I was absent for a long time, because I had a lot of homework in the college. I’m ready to pay someone to write my essay, which I need to send in two days. I cannot cope with the number of assignments at the course. Should I improve my time management? 🙂


I love making cushions! They’re such an easy and affordable way to update a room. I recently made the spotty cushion, pictured below, for our living room and had a few scraps of the fabric left over. So I decided to make another cushion in a neutral linen, decorated with some circles from the left over scraps. I’ve done a few cushion tutorials here before, but zippers are often intimidating, so I thought I’d show you how do it again. 


Let’s get started! You will need fabric, and an invisible zipper slightly shorter than the length of your cushion. Measure two squares of fabric 3 cm (1 1/4″) bigger than your cushion insert to allow for 1.5 cm (5/8″) seam allowance around all the edges. Use a ruler and pencil (or chalk) to draw your squares directly onto the wrong side of the fabric, then cut them out. Overlock the raw edges of each square straight away because it needs to be done before inserting the zipper. If you don’t have an overlocker, you can use a zig-zag stitch to overcast the raw edges. It’s important to overcast the raw edges so that you can launder the cover without it fraying and falling apart. Unless you are super clean and never have spills or messes on your cushions, in which case, good on you!


I decided to decorate my cushion cover with some appliqué circles to match my other cushion. To do this, simply trace circles or other shapes onto the paper side of some fusible web, iron it onto the back of the contrast fabric (with the paper still attached to the other side of the fusible web). Cut out your shapes, peel off the paper backing, iron them onto the cushion square and stitch around the edges.


Now let’s insert the zipper. Don’t panic, it’s not as hard as you think! Lay out one of your cushion squares with the right side of the fabric facing up. Lay the open zip next to it. Flip the zip over onto the fabric, with the back of the zipper facing up. Line up the edge of the zipper tape with the overlocking (about 6 mm (1/4″) away from the edge) and pin along the middle of the zipper tape, stopping about 2.5 cm (1″) from the base of the zipper. Using either an invisible zipper foot, or a normal zipper foot, sew down the middle of the zipper tape, as pinned, remembering to stop 2.5 cm (1″) from the base of the zipper. You will notice that at this stage we’re not worrying about sewing close to the zipper teeth yet. First we just want to get it securely in place, on both pieces of fabric, then we’ll worry about stitching nice and close to the teeth. This first step is essentially just tacking it in place and while it’s a little more effort, it’s easier than needing to unpick stitches from close to the teeth.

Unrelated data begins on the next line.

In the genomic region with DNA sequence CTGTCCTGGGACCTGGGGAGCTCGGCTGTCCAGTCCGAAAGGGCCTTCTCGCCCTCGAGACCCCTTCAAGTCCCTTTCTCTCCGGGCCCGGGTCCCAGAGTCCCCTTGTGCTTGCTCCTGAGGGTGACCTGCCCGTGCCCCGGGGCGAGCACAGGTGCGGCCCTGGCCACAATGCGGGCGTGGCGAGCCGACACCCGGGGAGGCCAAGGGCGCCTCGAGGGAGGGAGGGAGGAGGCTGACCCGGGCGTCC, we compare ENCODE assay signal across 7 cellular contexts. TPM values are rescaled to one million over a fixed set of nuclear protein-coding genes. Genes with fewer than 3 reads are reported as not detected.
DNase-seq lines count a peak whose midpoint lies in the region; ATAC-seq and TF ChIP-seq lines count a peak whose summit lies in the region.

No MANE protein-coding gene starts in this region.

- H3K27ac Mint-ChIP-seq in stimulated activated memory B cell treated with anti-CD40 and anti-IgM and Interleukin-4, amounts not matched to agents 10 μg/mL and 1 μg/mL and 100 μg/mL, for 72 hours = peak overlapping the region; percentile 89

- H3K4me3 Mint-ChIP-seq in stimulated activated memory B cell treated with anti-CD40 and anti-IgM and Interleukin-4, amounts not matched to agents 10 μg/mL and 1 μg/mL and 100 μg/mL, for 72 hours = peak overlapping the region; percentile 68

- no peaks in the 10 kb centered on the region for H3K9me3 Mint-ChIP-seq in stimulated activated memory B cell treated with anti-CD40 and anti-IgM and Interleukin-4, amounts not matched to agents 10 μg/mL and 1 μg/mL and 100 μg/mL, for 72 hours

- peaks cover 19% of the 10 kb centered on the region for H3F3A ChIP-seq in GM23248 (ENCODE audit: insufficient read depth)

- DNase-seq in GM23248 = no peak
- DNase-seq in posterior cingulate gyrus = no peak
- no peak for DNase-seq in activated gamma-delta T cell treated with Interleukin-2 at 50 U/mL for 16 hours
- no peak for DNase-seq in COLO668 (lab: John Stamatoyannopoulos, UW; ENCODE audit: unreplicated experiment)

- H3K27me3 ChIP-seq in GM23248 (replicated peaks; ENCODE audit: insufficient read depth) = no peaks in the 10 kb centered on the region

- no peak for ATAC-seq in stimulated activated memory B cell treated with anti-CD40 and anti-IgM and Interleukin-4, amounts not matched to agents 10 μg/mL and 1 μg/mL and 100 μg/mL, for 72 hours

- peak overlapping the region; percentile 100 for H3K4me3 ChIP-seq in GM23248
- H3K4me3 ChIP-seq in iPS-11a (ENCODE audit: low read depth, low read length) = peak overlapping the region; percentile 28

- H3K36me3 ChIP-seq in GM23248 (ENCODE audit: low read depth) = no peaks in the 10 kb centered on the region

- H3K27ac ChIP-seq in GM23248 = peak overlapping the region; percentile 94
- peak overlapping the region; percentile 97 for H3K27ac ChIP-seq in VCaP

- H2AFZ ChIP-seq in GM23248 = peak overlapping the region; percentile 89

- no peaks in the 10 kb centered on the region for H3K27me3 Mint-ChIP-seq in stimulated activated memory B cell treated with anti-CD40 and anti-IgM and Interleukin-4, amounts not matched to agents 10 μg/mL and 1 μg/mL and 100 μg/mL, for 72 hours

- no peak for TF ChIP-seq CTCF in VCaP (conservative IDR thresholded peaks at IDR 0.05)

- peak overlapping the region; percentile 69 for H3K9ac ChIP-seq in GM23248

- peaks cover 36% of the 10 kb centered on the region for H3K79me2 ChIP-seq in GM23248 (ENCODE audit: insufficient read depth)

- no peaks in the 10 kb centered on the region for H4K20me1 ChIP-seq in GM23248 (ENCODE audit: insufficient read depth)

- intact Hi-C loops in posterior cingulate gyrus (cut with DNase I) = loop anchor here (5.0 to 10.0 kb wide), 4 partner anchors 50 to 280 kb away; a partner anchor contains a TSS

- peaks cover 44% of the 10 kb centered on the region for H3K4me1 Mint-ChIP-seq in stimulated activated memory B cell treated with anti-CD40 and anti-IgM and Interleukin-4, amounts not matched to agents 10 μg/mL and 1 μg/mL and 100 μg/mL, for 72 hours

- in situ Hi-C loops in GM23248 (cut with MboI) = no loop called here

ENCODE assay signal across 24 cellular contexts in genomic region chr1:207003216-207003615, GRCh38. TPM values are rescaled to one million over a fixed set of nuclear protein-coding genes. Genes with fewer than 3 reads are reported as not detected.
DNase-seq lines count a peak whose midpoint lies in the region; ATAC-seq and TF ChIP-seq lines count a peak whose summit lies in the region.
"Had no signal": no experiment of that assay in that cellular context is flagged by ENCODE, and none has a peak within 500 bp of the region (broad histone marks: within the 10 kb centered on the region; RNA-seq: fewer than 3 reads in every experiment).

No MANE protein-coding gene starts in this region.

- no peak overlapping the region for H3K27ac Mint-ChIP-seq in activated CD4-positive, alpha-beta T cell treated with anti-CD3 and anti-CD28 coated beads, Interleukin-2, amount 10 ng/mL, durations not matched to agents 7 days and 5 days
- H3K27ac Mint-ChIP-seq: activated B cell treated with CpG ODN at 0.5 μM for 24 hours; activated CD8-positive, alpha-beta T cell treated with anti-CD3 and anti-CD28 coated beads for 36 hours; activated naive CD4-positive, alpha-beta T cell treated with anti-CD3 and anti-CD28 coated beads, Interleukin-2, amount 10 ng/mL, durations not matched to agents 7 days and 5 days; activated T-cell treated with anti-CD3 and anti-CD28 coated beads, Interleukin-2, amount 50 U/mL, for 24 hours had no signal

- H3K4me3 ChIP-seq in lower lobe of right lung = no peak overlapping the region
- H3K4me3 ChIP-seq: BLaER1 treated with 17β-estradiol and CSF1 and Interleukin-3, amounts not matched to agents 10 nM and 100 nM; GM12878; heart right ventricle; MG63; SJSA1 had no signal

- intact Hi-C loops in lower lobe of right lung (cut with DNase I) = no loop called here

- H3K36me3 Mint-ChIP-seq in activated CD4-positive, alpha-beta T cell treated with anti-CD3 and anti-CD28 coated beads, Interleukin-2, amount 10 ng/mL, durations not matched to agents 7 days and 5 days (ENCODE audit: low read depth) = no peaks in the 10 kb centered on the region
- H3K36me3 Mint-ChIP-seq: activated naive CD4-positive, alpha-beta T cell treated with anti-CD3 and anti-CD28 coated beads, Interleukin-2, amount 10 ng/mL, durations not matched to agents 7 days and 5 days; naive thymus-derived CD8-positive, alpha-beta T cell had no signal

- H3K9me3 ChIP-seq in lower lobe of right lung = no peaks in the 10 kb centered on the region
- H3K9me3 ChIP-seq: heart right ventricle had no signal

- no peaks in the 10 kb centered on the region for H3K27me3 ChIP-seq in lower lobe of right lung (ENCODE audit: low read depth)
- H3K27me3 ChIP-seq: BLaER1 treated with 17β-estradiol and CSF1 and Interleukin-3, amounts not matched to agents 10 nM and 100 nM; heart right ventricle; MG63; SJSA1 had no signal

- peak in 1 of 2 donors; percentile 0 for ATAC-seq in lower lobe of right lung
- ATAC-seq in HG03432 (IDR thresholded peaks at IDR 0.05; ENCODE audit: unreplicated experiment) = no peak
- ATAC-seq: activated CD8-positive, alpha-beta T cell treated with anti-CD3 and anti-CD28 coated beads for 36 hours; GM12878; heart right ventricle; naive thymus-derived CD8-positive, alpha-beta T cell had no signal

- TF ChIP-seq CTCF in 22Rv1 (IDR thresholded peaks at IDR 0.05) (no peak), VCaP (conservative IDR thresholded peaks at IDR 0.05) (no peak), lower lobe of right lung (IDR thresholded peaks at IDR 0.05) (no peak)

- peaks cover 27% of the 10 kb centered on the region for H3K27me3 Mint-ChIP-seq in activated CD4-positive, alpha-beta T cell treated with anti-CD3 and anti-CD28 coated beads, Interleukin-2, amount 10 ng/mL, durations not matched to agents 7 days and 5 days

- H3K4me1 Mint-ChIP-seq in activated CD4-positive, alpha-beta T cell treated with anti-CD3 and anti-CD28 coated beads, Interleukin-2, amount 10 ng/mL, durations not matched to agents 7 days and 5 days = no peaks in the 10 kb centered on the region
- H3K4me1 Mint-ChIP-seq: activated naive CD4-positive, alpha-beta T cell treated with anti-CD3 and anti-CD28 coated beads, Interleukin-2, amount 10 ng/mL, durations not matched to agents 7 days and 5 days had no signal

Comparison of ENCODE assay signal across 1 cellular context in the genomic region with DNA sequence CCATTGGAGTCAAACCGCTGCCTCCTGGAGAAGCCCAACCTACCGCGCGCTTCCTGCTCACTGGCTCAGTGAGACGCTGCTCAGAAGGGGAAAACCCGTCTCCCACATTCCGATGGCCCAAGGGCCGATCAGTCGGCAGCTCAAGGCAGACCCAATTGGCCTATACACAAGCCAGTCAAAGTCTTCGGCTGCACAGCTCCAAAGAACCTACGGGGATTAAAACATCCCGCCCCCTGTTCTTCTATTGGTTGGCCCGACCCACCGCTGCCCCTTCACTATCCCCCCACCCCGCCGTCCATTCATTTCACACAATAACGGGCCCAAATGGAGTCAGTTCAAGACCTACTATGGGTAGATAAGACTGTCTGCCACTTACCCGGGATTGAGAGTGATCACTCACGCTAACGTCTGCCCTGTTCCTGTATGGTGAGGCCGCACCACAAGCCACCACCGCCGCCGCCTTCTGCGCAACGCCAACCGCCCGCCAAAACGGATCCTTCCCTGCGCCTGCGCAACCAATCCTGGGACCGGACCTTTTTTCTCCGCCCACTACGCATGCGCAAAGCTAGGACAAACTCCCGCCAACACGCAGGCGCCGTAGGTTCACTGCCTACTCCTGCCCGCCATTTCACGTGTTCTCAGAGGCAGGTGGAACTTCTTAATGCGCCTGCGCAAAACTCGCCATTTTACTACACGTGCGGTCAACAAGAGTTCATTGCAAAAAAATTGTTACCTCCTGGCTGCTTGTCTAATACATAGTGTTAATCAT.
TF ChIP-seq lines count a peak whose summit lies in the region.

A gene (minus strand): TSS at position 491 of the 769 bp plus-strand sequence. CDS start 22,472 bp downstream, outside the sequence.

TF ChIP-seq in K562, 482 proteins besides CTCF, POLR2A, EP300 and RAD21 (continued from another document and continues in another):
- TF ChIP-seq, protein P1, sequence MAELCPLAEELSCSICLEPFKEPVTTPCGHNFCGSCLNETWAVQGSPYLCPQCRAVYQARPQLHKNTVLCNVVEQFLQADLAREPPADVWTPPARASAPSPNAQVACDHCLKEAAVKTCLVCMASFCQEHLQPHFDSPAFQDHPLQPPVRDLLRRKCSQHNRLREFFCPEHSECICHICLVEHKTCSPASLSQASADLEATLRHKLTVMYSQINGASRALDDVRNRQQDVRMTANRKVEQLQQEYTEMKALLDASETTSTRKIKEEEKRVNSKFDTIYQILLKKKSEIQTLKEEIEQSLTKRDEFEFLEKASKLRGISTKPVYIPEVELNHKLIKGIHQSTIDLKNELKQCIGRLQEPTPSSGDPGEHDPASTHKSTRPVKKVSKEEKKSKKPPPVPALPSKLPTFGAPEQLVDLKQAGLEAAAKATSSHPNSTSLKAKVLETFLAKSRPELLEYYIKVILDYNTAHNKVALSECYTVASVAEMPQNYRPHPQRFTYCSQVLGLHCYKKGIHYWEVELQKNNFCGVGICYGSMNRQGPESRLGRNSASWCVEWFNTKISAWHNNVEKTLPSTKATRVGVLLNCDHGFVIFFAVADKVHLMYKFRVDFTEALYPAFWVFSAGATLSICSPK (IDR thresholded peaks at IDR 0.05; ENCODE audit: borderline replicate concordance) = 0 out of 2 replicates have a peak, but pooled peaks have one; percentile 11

Now for the other side. Lay the square with the zipper on it right side up (the zipper should still be open). Lay the other square right side down on top, flipping back the edge that will be attached to the zipper. Line up the zipper tape the same distance from the edges as for the other side and pin then stitch in place down the tape, like you did for the other side.


Do up the zipper and check that your two cushion squares align. As you can see the invisible zipper is still very visible, but now it’s securely in place so it will be easier to stitch close to the teeth.


Undo the zipper again and re-stitch along from the plastic stopper at the top to the place that you stopped 2.5 cm (1″) from the bottom as close to the teeth as you can get. Roll the zipper open with your fingers as you sew to get really close – you may also need to adjust the needle position on your machine. Work slowly to maintain control as your stitch.


Close the zipper and check out how invisible it is! If it’s still really visible, stitch again, trying to get a little closer to the teeth (there’s no need to unpick the previous row of stitching –  it will just serve to strengthen your work).


With the zipper still closed, pin together the cushion squares beyond the end of the zip, holding the end of the tape out of the way. You’ll need to use a narrow zipper foot to sew this portion of the seam to get as close as you can to the stitching of the zipper. Repeat at the top of the zipper, but this time you’ll need to open the zipper to do it.